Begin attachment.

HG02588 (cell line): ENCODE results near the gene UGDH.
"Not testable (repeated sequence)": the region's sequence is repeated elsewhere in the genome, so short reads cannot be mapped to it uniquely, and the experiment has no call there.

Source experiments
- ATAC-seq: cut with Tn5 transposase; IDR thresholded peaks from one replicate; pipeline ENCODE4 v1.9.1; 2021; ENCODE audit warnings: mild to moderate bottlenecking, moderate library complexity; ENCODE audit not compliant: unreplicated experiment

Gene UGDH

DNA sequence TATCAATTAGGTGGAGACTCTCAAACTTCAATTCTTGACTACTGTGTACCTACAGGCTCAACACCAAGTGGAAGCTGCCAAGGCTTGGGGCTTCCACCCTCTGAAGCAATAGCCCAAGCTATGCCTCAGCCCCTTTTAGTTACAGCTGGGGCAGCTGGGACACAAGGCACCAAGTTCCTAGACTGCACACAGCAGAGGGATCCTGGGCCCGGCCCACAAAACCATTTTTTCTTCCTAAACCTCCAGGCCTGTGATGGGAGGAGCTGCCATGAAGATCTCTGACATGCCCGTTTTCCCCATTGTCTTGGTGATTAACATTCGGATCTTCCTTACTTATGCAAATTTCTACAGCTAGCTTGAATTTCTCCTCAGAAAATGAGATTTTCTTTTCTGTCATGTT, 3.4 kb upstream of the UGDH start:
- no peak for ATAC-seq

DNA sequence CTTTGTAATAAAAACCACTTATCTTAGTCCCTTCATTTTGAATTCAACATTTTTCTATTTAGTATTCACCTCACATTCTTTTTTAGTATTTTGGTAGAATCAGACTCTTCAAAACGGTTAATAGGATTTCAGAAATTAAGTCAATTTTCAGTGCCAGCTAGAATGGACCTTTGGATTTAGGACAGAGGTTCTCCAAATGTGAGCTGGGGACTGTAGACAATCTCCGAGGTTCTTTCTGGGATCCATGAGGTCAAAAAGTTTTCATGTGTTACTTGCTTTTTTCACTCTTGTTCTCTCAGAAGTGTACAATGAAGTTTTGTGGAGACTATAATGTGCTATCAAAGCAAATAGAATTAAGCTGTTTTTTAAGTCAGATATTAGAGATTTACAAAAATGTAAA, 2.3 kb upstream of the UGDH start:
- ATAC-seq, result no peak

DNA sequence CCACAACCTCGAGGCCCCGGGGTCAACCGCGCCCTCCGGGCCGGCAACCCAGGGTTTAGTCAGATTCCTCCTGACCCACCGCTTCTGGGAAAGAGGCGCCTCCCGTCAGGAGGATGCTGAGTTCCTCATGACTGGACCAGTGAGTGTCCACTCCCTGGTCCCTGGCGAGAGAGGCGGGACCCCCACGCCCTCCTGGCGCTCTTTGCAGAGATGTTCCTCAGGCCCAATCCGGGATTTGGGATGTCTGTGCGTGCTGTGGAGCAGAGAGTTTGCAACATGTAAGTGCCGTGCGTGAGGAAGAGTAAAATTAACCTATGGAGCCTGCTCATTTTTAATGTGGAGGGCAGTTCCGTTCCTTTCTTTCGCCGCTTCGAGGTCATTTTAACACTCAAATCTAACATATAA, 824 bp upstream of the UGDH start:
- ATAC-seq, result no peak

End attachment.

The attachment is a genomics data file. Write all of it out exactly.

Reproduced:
HG02588 (cell line): ENCODE results near the gene UGDH.
"Not testable (repeated sequence)": the region's sequence is repeated elsewhere in the genome, so short reads cannot be mapped to it uniquely, and the experiment has no call there.

Source experiments
- ATAC-seq: cut with Tn5 transposase; IDR thresholded peaks from one replicate; pipeline ENCODE4 v1.9.1; 2021; ENCODE audit warnings: mild to moderate bottlenecking, moderate library complexity; ENCODE audit not compliant: unreplicated experiment

Gene UGDH

DNA sequence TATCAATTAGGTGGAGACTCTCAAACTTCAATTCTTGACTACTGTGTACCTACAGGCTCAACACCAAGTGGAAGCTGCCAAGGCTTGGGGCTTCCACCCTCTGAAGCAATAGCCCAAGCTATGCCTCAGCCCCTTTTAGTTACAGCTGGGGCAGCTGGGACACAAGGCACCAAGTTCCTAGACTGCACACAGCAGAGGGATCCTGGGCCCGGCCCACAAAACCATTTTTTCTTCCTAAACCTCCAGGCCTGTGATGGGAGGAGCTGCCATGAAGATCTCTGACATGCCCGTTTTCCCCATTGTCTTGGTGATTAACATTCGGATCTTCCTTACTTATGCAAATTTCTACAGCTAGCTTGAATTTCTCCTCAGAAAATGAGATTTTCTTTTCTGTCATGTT, 3.4 kb upstream of the UGDH start:
- no peak for ATAC-seq

DNA sequence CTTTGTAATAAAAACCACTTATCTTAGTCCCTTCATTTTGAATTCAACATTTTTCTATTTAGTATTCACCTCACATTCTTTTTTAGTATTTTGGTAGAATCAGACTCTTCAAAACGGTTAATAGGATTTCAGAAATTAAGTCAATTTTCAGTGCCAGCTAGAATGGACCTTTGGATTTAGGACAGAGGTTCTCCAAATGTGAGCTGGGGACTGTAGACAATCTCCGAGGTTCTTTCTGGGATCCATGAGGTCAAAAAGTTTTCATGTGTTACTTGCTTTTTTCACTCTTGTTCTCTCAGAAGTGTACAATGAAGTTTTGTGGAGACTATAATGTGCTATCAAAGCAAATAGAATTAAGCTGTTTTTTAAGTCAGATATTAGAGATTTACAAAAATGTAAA, 2.3 kb upstream of the UGDH start:
- ATAC-seq, result no peak

DNA sequence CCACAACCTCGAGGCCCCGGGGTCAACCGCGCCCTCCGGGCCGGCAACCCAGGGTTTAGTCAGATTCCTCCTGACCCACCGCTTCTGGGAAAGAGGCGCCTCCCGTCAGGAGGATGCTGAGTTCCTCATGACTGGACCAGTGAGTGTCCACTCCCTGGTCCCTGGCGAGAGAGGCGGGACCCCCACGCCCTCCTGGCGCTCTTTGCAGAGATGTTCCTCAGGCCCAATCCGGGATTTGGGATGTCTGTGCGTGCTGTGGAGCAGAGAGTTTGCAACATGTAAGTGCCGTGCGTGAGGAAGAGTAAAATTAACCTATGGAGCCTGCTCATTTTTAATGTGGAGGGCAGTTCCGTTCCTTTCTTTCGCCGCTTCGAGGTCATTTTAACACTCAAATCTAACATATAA, 824 bp upstream of the UGDH start:
- ATAC-seq, result no peak